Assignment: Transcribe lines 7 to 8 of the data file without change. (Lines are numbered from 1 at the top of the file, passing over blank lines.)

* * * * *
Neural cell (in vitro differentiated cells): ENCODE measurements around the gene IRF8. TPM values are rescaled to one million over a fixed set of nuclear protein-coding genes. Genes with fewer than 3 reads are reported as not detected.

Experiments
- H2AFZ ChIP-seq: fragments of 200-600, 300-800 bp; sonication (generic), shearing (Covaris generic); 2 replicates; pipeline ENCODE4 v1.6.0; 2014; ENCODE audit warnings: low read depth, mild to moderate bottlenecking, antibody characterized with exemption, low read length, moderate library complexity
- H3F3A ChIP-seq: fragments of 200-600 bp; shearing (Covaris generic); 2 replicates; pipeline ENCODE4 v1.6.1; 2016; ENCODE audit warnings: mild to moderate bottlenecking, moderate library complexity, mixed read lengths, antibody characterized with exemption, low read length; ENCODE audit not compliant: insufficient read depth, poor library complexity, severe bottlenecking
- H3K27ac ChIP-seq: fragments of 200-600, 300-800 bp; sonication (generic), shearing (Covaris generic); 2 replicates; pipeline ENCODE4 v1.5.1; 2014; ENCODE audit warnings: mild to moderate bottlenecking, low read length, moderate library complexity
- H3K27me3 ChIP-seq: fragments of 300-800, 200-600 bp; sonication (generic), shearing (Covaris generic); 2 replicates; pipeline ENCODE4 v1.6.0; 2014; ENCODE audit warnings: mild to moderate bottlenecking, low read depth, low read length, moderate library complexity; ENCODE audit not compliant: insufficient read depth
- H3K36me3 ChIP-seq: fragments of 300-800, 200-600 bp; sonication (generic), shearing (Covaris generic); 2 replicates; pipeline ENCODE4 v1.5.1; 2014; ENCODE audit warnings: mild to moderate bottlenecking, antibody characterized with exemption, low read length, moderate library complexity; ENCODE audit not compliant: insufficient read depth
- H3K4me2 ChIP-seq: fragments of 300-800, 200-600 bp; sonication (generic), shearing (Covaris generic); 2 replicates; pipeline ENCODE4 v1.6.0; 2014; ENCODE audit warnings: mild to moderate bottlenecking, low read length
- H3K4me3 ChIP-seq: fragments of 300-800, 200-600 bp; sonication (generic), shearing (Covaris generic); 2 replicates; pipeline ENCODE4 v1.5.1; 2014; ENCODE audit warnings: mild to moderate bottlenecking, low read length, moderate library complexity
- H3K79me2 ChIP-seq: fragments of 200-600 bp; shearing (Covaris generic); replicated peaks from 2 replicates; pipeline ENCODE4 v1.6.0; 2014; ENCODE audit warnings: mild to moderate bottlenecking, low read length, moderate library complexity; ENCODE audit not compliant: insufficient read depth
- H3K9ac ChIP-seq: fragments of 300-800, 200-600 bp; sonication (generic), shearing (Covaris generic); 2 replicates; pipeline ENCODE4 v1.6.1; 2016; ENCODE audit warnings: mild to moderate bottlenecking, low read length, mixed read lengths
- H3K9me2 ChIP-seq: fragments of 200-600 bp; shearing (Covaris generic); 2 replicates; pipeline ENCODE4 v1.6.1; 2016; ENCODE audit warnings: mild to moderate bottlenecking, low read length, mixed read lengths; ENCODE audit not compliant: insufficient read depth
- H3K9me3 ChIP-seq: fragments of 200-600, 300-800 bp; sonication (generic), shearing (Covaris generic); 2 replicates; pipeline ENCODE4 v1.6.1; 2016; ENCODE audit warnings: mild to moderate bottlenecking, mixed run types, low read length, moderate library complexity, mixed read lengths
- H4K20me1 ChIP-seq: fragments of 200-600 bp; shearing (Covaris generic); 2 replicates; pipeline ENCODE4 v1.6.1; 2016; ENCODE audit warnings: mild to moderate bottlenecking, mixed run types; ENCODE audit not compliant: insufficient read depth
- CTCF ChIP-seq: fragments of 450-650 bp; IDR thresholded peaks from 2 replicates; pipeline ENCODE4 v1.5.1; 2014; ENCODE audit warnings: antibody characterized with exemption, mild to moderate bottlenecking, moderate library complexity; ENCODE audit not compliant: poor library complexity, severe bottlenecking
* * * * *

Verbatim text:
- H3K36me3 ChIP-seq: fragments of 300-800, 200-600 bp; sonication (generic), shearing (Covaris generic); 2 replicates; pipeline ENCODE4 v1.5.1; 2014; ENCODE audit warnings: mild to moderate bottlenecking, antibody characterized with exemption, low read length, moderate library complexity; ENCODE audit not compliant: insufficient read depth
- H3K4me2 ChIP-seq: fragments of 300-800, 200-600 bp; sonication (generic), shearing (Covaris generic); 2 replicates; pipeline ENCODE4 v1.6.0; 2014; ENCODE audit warnings: mild to moderate bottlenecking, low read length